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What's the point of unconscious/comas?

  1. Feb 12, 2015 #1
    This question is specifically about comas after shock, as I think this relates to a subconscious decision of the body to do this to protect itself, as a pose to, for instance, alcoholic comas, where a toxin has shut down the brain. So; my question is, as a caveman style safety system, why does it make sense to put all your defences down to protect yourself?

    Thanks in advance for any knowledge you can share, and don't be afraid to tell me I'm completely wrong!

    Fin
     
  2. jcsd
  3. Feb 12, 2015 #2

    SteamKing

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    Sometimes, it's not a choice. A coma can result from physical injury to the brain; it's not that the brain chooses to function at a minimal level, it may not be physically possible for the brain to function otherwise. In those cases where coma results, survival of the individual depends on how quickly care is rendered. If no one is available to care for someone who is unconscious, death will likely result.

    Some days, you get the bear; other days, the bear gets you. :(
     
  4. Feb 12, 2015 #3

    Pythagorean

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    An anecdote. My youngest had breath holding spells. She would hold her breath when she got really upset. When she passed out, she'd resume breathing.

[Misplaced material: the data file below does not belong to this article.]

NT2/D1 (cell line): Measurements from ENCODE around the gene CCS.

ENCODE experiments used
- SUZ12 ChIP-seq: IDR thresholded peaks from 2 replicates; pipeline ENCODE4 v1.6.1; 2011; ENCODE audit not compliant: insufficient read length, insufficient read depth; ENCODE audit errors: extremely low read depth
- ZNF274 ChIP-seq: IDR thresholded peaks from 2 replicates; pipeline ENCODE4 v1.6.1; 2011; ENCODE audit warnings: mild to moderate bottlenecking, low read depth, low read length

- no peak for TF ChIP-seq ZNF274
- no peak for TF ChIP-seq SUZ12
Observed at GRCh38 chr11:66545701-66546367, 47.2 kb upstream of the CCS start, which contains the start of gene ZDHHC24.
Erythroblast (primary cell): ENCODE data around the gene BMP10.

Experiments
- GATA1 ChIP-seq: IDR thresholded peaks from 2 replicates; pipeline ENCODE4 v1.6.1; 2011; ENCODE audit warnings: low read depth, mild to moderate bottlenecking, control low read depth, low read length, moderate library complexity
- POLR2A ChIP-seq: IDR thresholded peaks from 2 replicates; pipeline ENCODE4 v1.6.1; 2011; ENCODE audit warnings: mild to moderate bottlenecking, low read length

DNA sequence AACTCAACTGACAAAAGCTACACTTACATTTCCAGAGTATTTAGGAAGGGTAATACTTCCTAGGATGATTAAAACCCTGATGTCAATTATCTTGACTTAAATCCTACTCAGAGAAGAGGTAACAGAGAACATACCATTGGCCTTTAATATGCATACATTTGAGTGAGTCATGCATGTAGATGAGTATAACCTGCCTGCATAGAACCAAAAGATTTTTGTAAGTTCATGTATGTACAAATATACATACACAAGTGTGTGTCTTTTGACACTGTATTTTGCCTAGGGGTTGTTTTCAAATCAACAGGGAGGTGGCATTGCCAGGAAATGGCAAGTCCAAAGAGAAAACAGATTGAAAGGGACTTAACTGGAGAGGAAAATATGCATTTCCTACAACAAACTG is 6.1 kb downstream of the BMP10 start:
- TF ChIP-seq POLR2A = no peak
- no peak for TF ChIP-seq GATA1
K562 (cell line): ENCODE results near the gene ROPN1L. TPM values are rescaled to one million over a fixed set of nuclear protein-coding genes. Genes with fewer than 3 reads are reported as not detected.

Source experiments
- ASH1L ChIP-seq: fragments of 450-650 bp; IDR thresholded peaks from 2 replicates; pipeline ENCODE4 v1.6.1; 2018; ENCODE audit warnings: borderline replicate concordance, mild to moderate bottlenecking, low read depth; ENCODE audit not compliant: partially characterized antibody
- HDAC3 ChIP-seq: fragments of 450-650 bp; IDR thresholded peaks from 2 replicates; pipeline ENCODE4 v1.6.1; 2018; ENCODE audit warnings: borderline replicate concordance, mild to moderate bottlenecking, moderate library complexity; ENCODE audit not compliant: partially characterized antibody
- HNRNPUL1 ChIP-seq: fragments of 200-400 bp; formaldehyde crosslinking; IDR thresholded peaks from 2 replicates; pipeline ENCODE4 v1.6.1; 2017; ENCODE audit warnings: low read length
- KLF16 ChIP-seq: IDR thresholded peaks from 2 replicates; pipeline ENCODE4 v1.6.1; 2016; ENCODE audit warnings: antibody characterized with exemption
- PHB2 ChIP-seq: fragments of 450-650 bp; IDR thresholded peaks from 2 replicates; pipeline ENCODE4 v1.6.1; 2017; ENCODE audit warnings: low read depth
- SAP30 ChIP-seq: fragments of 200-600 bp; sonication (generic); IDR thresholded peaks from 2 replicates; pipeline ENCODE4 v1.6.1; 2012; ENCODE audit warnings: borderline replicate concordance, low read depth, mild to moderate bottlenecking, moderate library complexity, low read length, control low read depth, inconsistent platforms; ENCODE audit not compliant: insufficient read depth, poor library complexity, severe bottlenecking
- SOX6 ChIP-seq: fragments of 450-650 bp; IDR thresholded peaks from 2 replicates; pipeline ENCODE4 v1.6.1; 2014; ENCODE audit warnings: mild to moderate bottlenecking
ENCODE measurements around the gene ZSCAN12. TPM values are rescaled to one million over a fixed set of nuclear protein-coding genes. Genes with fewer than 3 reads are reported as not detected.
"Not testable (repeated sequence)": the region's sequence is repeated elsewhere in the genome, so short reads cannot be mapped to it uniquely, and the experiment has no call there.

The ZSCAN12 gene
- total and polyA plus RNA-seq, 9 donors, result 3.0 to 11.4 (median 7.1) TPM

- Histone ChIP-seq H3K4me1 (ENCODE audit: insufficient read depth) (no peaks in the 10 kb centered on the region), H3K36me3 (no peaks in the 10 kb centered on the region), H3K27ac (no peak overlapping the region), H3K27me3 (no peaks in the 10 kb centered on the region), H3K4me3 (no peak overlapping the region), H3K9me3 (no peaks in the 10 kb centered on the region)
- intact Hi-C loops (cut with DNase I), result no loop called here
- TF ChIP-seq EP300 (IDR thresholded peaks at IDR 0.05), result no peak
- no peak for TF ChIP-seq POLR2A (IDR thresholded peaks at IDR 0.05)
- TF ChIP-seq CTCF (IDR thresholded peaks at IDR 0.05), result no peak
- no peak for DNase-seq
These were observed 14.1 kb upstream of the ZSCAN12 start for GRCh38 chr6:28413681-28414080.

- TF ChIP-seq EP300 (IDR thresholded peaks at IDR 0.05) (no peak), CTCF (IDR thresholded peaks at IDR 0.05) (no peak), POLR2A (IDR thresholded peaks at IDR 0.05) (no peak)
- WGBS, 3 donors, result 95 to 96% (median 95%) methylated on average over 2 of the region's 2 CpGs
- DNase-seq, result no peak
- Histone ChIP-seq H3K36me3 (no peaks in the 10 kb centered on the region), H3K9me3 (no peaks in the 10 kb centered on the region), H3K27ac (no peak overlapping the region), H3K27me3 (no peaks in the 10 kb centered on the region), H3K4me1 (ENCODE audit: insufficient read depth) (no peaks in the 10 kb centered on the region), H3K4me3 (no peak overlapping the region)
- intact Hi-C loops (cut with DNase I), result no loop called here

So maybe one benefit of unconsciousness is that it can help mitigate damages caused by over-reactive fight-or-flight responses.

    But, as SteamKing has implied, it doesn't have to be adaptive behavior, it could just be a byproduct of having adapted something as complicated as a brain.
     
  5. Feb 13, 2015 #4
    I have actually never heard of this. Can you link to anything that asserts a coma can result from purely psychological stress? (Coma is different than fainting or passing out, mind you.)
     
  6. Feb 14, 2015 #5

    berkeman

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    Not so much to address your coma question (a coma is extremely serious), but to address your loss of consciousness (LOC) question... Most causes of shock can be temporarily mitigated by laying the patient (Pt) down flat. So feinting accomplishes that mitigation task. (Well, except that in those situations the Pt often sustains a serious head injury from the fall -- oops).

     
  7. Feb 14, 2015 #6
  8. Feb 14, 2015 #7

    jim mcnamara

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    I'm with Zooby - this is a confusing thread. Coma is a serious problem, the body loses resources to the point where consciousness is no longer possible.

    Fainting is not a coma.

    First off there is generally no "point" to most severe physiological responses. A "point" involves the concept of some pre-defined benefit. Ain't none. Going into a coma state does not imply some inherent benefit. 200,000 years ago if a human went into a coma state s/he became predator food. So, unless some other poster can assert differently, with a good reference, I would submit this to be tantamount to dying and convey no special benefit. End of point.
     
  9. Feb 14, 2015 #8

    berkeman

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    Oops, thanks for the spelling correction, zooby! I'm just used to writing LOC on my PCRs... :-)

    There are some indications and benefits for medically induced comas, but those certainly don't apply to our caveman ancestors! :-)

    http://en.wikipedia.org/wiki/Induced_coma
     
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